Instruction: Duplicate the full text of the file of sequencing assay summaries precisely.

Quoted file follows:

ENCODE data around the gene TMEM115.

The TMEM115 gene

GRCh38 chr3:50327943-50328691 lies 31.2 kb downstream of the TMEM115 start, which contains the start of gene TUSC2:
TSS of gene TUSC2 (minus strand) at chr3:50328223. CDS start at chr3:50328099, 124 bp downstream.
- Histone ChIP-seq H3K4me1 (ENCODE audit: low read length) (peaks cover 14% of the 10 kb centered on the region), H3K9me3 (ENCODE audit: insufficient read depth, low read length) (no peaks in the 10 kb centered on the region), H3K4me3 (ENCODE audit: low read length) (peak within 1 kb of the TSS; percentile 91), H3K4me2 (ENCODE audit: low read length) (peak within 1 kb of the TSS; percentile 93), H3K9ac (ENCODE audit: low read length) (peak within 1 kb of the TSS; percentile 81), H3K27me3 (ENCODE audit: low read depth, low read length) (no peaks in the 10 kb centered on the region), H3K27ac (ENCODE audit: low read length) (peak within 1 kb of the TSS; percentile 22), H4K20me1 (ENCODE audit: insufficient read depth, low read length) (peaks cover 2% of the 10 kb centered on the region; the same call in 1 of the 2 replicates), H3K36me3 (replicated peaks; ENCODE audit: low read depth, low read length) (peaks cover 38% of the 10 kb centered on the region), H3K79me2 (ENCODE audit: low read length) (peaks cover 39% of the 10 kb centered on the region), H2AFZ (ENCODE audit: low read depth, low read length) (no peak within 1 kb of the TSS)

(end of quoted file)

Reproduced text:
ENCODE data around the gene TMEM115.

The TMEM115 gene

GRCh38 chr3:50327943-50328691 lies 31.2 kb downstream of the TMEM115 start, which contains the start of gene TUSC2:
TSS of gene TUSC2 (minus strand) at chr3:50328223. CDS start at chr3:50328099, 124 bp downstream.
- Histone ChIP-seq H3K4me1 (ENCODE audit: low read length) (peaks cover 14% of the 10 kb centered on the region), H3K9me3 (ENCODE audit: insufficient read depth, low read length) (no peaks in the 10 kb centered on the region), H3K4me3 (ENCODE audit: low read length) (peak within 1 kb of the TSS; percentile 91), H3K4me2 (ENCODE audit: low read length) (peak within 1 kb of the TSS; percentile 93), H3K9ac (ENCODE audit: low read length) (peak within 1 kb of the TSS; percentile 81), H3K27me3 (ENCODE audit: low read depth, low read length) (no peaks in the 10 kb centered on the region), H3K27ac (ENCODE audit: low read length) (peak within 1 kb of the TSS; percentile 22), H4K20me1 (ENCODE audit: insufficient read depth, low read length) (peaks cover 2% of the 10 kb centered on the region; the same call in 1 of the 2 replicates), H3K36me3 (replicated peaks; ENCODE audit: low read depth, low read length) (peaks cover 38% of the 10 kb centered on the region), H3K79me2 (ENCODE audit: low read length) (peaks cover 39% of the 10 kb centered on the region), H2AFZ (ENCODE audit: low read depth, low read length) (no peak within 1 kb of the TSS)